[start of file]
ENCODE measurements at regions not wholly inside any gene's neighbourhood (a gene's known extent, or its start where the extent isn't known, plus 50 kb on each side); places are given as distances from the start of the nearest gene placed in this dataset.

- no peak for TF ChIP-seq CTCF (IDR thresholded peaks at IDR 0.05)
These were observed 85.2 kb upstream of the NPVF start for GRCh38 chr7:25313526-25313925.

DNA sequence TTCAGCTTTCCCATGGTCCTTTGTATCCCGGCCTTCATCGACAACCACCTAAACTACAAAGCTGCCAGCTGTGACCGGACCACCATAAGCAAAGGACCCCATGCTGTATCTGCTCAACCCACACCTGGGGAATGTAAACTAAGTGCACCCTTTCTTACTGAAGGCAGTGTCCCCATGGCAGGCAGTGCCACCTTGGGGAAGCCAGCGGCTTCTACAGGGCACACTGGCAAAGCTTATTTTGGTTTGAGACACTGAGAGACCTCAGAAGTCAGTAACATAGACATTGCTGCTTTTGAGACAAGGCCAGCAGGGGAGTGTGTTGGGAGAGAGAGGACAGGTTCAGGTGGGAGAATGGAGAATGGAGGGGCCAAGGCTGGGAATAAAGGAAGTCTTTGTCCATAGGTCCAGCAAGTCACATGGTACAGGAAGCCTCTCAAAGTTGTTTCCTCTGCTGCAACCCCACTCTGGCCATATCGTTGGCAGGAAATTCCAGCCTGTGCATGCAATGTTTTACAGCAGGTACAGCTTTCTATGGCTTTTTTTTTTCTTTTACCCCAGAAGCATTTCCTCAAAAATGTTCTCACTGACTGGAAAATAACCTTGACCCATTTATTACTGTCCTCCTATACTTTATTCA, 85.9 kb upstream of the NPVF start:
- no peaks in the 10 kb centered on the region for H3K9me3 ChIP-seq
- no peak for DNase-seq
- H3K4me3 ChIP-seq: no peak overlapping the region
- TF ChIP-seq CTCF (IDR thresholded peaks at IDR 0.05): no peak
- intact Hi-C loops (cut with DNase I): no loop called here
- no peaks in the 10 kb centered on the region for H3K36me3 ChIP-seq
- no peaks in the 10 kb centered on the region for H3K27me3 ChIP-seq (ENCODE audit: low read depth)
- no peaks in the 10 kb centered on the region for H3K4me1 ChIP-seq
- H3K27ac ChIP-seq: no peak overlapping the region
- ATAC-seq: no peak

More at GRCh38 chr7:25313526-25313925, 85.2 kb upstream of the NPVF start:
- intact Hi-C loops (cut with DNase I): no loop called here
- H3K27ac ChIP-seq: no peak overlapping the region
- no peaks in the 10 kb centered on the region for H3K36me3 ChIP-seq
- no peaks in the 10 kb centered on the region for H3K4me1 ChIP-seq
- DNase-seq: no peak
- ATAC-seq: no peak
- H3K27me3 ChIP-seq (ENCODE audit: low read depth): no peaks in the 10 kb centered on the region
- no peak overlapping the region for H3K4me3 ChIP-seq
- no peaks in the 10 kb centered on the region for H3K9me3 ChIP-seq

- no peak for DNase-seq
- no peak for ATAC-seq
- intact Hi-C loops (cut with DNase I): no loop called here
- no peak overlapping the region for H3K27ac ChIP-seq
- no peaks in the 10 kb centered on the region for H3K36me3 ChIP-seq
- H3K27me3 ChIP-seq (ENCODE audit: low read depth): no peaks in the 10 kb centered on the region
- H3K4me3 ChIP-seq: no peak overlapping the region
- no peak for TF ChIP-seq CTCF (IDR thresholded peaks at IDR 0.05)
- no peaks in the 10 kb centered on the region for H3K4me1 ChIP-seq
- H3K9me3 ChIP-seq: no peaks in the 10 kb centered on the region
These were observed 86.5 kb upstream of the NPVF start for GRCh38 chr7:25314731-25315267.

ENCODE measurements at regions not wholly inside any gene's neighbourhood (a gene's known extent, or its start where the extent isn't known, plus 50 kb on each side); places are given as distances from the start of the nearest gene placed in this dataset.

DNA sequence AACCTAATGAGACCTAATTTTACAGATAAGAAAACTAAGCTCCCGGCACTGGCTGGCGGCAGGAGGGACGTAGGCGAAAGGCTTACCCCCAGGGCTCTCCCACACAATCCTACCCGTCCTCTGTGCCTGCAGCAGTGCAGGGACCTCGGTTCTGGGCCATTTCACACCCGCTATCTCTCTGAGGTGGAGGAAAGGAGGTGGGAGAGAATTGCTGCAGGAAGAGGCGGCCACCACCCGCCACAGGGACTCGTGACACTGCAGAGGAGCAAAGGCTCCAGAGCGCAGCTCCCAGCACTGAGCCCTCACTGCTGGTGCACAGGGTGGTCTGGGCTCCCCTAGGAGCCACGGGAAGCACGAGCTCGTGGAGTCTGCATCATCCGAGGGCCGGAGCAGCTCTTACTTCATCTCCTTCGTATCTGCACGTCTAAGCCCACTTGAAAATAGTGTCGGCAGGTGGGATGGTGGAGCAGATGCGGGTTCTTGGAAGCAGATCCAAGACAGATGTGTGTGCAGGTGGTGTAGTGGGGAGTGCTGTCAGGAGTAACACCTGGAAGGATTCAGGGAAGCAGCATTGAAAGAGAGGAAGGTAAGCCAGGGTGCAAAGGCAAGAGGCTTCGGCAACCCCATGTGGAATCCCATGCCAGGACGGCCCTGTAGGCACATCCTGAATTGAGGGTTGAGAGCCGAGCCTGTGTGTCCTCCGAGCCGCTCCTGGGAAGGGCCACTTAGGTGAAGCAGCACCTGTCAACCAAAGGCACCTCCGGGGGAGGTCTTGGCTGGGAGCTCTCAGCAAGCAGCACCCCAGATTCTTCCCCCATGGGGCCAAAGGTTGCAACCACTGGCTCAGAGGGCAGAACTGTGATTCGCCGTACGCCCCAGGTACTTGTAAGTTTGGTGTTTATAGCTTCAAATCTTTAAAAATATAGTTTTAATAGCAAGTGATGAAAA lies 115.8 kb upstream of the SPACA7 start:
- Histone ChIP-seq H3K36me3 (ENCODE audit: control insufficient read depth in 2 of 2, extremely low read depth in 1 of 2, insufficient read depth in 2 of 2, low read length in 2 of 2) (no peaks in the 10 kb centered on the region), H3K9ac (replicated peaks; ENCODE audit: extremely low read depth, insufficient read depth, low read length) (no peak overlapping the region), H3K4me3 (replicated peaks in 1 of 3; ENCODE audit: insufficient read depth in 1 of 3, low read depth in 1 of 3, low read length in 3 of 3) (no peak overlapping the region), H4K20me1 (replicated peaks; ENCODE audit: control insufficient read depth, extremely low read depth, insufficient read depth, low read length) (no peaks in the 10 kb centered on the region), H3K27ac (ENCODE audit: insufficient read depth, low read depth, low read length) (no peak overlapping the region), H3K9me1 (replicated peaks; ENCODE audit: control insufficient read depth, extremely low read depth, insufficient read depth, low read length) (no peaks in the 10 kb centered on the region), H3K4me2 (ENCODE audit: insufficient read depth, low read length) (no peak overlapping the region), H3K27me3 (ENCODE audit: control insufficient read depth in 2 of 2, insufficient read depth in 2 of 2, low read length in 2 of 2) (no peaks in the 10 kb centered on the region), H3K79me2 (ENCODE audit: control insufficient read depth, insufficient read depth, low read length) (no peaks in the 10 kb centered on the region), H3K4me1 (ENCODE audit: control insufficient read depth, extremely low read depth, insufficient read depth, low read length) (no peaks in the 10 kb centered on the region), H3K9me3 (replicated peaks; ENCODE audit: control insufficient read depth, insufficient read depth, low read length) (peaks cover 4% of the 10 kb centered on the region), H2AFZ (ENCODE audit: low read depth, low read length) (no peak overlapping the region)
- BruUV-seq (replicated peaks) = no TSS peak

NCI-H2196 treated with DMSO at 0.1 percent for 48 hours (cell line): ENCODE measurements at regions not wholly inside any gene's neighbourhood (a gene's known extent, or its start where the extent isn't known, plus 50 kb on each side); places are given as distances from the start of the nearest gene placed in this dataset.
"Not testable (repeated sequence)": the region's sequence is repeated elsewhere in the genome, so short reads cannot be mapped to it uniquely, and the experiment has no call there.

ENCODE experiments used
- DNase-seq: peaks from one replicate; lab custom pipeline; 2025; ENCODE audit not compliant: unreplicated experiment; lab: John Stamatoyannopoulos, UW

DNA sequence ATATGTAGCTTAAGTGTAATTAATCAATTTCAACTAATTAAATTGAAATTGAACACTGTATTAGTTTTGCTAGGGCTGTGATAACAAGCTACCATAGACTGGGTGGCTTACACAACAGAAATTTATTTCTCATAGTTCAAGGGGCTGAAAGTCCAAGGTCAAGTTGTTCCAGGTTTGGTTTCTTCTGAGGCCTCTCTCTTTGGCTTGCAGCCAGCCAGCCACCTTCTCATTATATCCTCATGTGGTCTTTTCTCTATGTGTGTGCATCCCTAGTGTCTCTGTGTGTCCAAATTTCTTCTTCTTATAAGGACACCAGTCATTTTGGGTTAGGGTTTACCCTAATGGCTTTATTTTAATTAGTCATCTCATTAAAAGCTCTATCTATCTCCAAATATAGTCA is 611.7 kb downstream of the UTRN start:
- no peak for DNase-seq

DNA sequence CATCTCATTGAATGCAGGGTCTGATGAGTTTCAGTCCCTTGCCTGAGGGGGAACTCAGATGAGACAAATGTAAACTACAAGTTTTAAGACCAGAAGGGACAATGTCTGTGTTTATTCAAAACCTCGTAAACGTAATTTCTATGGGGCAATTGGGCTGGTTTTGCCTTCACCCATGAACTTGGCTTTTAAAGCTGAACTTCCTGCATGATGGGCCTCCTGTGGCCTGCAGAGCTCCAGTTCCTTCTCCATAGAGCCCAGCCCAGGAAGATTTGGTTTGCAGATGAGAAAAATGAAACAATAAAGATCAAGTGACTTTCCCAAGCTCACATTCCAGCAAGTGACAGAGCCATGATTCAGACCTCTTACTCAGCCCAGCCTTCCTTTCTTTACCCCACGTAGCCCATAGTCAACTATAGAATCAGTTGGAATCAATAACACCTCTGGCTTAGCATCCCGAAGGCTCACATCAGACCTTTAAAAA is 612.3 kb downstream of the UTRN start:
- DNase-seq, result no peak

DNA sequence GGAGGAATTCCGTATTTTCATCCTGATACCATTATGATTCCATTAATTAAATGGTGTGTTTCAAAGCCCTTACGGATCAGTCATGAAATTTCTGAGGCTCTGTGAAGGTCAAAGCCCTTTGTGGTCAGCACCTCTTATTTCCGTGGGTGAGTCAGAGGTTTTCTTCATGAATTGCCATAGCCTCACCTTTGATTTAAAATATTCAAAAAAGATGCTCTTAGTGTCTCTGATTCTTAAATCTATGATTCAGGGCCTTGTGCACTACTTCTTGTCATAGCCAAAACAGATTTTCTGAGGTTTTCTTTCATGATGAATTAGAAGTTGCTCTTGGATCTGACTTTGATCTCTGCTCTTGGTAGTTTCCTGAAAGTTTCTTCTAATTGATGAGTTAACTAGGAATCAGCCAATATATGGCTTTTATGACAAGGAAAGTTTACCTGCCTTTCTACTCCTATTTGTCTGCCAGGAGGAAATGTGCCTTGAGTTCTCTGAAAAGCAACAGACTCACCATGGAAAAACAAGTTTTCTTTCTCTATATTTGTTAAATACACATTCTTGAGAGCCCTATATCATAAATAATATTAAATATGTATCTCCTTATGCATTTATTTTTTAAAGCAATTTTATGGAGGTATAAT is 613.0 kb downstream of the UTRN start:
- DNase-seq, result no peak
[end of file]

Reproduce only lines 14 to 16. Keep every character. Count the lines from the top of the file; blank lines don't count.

- ATAC-seq: no peak

More at GRCh38 chr7:25313526-25313925, 85.2 kb upstream of the NPVF start:
- intact Hi-C loops (cut with DNase I): no loop called here